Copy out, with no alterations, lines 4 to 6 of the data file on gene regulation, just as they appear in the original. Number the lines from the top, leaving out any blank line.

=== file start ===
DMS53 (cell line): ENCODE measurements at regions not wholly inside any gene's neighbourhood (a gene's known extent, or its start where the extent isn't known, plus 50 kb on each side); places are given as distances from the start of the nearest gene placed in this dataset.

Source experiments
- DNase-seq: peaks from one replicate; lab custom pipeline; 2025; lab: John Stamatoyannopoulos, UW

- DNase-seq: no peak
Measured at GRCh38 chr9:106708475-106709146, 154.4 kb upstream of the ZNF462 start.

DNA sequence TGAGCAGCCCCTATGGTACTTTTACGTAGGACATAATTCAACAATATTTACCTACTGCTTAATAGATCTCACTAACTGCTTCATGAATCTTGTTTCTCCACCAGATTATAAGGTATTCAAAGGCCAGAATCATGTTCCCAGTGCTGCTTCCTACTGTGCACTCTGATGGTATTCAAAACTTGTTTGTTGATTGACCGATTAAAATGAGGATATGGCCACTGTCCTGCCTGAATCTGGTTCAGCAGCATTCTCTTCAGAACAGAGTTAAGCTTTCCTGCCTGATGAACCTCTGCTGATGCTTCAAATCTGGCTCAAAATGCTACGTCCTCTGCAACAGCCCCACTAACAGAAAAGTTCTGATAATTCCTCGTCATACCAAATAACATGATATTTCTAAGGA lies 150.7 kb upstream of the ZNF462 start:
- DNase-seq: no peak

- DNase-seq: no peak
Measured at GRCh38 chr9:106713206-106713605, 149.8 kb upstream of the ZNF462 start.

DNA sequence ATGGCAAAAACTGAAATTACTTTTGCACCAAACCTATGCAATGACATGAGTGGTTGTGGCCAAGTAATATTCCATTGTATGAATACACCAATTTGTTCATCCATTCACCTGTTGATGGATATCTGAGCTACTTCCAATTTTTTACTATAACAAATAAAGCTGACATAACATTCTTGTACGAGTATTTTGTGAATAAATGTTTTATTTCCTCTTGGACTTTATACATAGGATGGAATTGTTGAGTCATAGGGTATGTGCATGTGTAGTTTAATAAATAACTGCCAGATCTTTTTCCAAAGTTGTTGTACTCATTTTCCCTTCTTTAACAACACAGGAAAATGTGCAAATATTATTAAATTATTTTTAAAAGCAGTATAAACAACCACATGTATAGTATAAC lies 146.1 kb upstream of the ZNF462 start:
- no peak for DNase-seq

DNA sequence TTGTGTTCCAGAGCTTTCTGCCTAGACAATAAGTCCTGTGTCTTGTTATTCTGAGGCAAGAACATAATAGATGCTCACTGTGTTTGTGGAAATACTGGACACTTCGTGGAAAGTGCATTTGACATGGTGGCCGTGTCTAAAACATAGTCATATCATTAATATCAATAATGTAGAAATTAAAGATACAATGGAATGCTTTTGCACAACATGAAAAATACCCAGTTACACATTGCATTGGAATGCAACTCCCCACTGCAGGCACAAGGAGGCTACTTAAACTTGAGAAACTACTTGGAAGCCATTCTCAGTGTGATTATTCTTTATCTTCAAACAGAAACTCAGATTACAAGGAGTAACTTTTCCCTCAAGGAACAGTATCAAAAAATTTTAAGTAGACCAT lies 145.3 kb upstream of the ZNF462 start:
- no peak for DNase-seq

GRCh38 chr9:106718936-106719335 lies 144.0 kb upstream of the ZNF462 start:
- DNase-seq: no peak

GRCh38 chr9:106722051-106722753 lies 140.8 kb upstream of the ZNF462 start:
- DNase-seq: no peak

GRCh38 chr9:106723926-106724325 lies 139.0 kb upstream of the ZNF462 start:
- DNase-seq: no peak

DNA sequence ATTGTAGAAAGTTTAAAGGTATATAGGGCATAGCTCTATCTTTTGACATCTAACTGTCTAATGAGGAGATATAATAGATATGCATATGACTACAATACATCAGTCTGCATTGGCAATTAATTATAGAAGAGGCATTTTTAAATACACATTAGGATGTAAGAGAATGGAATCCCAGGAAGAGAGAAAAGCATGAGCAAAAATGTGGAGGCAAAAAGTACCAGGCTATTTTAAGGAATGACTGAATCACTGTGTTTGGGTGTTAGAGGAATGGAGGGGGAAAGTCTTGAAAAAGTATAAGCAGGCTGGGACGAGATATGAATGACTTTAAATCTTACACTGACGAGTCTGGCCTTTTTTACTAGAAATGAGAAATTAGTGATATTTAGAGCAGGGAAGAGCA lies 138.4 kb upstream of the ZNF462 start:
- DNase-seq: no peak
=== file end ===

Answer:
- DNase-seq: no peak
Measured at GRCh38 chr9:106708475-106709146, 154.4 kb upstream of the ZNF462 start.

DNA sequence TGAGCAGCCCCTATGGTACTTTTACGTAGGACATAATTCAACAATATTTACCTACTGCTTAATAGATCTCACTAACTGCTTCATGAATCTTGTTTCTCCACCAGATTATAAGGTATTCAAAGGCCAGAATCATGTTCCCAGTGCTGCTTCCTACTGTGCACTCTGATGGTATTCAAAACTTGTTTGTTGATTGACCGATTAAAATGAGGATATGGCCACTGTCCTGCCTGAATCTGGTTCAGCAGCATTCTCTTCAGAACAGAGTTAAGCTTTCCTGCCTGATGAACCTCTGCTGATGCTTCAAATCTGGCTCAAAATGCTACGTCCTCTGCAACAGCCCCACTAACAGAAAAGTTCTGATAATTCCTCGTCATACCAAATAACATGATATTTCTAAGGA lies 150.7 kb upstream of the ZNF462 start: